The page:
We report here that all Lassa virus strains are sensitive to LHF-535; however, sensitivity of the lineage I LP strain was atypical, exhibiting a reduction in sensitivity that we determined was due to a single amino acid substitution in the GP transmembrane domain. Interestingly, this residue is located in the same position as the attenuation determinant of the Junín virus vaccine strain, Candid#1 [17]. Additionally, we demonstrate that Junín and Candid#1 viruses display differential sensitivity to LHF-535 in a manner dependent upon the attenuation determinant. Finally, we evaluated LHF-535 efficacy and sensitivity using Tacaribe virus, a New World arenavirus, and we show that emergent LHF-535-resistant viruses are often attenuated. These results could have important implications for the clinical use of LHF-535, both with respect to co-administration of vaccine and antiviral and for concerns regarding the evolution of drug resistance.


LHF-535 exhibits potent antiviral activity against a broad array of hemorrhagic fever arenaviruses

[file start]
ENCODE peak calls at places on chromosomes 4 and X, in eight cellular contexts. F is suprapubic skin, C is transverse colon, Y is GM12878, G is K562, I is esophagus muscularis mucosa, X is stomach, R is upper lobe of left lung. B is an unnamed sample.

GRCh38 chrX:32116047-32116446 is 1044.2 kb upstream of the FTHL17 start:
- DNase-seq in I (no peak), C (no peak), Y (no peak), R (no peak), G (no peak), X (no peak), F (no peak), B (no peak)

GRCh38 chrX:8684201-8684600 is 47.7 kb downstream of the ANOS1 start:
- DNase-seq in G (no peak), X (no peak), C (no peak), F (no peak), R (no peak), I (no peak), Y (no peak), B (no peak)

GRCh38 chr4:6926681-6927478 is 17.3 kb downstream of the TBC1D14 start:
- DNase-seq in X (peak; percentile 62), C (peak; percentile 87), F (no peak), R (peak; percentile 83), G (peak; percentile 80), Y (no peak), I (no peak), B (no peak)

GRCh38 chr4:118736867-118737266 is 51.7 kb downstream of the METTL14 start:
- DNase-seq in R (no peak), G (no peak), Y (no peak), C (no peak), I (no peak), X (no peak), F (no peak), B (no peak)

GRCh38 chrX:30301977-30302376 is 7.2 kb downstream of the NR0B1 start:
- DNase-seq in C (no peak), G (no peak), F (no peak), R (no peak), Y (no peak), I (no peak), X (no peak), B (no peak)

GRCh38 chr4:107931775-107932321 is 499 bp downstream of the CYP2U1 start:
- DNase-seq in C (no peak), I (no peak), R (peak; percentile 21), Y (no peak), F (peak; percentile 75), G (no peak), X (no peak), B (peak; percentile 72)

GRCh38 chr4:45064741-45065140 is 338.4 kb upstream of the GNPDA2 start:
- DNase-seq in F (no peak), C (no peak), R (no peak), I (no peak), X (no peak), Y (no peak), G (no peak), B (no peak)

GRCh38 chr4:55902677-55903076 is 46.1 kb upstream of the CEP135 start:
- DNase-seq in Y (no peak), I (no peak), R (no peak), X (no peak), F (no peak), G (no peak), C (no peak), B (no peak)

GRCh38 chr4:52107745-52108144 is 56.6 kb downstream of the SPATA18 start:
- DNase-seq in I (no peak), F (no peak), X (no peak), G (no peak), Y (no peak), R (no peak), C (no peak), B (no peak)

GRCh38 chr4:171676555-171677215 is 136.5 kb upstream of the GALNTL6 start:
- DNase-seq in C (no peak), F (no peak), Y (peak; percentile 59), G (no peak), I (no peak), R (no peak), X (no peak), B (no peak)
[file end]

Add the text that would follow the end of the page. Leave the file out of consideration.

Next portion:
LHF-535, a chemical analog of the previously characterized arenavirus antiviral ST-193, was identified in a medicinal chemistry campaign to optimize the scaffold for advanced development as a therapeutic candidate (Fig 1). Lentiviral pseudotypes containing heterologous envelope GPs [12] were used to assess LHF-535-mediated inhibition of viral entry. Nine distinct Lassa virus strains were evaluated, including representatives from each of the four lineages (Table 1). Viral sensitivity to ST-193 was evaluated for reference. With the exception of the LP strain, LHF-535 inhibited Lassa GP-pseudotyped lentivirus with a 50% inhibitory concentration (IC50) of 0.1–0.3 nM. ST-193 was 2–6-fold less potent, with an IC50 of 0.4–1.4 nM. In contrast, the LP strain exhibited similar sensitivity to both ST-193 (12 nM) and LHF-535 (17 nM), but with an IC50 shift of 8–27 fold (ST-193) or 50–160 fold (LHF-535). Lentiviral pseudotypes expressing GPs from other Old World arenaviruses exhibited sensitivity to LHF-535 that was relative to their evolutionary distance from the Lassa virus lineages [18]. Inhibition of VSVg-pseudotyped lentivirus was used as a specificity control, and IC50 values against this virus generally mirrored cytotoxicity. IC50 values against lentiviral pseudotypes expressing GPs from LCMV or Lujo virus were similar to those against VSVg, suggesting little to no specific sensitivity of these viruses to either compound. New World arenavirus GPs exhibited a range of sensitivity (Table 1); the New World clade B viruses in particular were very sensitive, comparable to that of Lassa virus. Notably, the New World arenaviruses associated with hemorrhagic fever generally cluster in clade B [19].